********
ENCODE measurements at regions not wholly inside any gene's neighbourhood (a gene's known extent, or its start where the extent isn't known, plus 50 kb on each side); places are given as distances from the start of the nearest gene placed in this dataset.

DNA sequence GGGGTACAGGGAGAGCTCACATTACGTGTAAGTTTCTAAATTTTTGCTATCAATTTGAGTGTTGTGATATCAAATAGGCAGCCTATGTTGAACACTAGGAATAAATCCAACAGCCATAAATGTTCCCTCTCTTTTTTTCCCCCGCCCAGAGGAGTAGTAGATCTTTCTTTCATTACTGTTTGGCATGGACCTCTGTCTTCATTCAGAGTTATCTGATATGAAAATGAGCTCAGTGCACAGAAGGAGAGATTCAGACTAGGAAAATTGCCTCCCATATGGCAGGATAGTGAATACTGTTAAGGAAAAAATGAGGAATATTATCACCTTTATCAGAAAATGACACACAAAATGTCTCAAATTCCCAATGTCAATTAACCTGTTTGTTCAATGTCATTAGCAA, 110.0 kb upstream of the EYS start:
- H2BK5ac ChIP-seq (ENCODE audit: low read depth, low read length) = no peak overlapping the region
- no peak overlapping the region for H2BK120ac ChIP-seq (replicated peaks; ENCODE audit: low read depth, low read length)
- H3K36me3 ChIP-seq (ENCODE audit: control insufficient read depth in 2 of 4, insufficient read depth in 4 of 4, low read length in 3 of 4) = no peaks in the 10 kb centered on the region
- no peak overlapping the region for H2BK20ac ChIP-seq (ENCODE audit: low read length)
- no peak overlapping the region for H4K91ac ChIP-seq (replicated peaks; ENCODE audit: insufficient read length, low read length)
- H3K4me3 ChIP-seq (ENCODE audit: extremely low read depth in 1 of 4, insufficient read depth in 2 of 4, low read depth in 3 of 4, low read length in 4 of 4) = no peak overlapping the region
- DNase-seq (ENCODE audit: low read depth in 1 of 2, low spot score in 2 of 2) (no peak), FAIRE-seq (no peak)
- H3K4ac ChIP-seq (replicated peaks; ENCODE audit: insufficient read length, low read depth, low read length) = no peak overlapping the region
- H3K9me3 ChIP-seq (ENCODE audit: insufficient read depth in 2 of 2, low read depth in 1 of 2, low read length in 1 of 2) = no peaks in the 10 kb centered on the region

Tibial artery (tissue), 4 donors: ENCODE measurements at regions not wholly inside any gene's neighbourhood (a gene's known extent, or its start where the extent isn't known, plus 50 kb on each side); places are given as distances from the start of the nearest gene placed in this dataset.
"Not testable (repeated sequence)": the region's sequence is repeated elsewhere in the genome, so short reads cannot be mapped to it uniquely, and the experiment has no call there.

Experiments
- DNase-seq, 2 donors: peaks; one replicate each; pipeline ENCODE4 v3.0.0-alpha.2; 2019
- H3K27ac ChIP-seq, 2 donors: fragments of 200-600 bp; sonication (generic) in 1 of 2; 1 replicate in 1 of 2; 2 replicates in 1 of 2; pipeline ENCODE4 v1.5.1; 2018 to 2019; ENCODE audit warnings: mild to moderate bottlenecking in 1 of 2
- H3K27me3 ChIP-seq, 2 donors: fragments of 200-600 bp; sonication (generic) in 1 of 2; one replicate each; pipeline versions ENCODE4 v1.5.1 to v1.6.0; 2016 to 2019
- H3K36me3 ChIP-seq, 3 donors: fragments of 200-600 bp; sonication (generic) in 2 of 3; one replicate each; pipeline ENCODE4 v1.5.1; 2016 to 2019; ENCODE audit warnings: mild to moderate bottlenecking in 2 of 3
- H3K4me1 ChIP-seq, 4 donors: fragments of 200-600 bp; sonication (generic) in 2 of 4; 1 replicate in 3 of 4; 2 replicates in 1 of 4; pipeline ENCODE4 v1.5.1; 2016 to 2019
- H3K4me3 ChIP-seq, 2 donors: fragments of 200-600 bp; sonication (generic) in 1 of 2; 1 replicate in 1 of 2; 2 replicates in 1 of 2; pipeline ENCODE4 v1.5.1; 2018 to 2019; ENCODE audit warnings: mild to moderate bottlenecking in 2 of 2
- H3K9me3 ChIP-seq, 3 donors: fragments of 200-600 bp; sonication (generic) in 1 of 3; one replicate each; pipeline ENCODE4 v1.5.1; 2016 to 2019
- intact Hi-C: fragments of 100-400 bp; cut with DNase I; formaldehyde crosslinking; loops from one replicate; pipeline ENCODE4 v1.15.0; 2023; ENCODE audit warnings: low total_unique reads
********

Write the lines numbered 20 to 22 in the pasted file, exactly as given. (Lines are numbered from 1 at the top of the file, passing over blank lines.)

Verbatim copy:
- H3K4me3 ChIP-seq, 2 donors: fragments of 200-600 bp; sonication (generic) in 1 of 2; 1 replicate in 1 of 2; 2 replicates in 1 of 2; pipeline ENCODE4 v1.5.1; 2018 to 2019; ENCODE audit warnings: mild to moderate bottlenecking in 2 of 2
- H3K9me3 ChIP-seq, 3 donors: fragments of 200-600 bp; sonication (generic) in 1 of 3; one replicate each; pipeline ENCODE4 v1.5.1; 2016 to 2019
- intact Hi-C: fragments of 100-400 bp; cut with DNase I; formaldehyde crosslinking; loops from one replicate; pipeline ENCODE4 v1.15.0; 2023; ENCODE audit warnings: low total_unique reads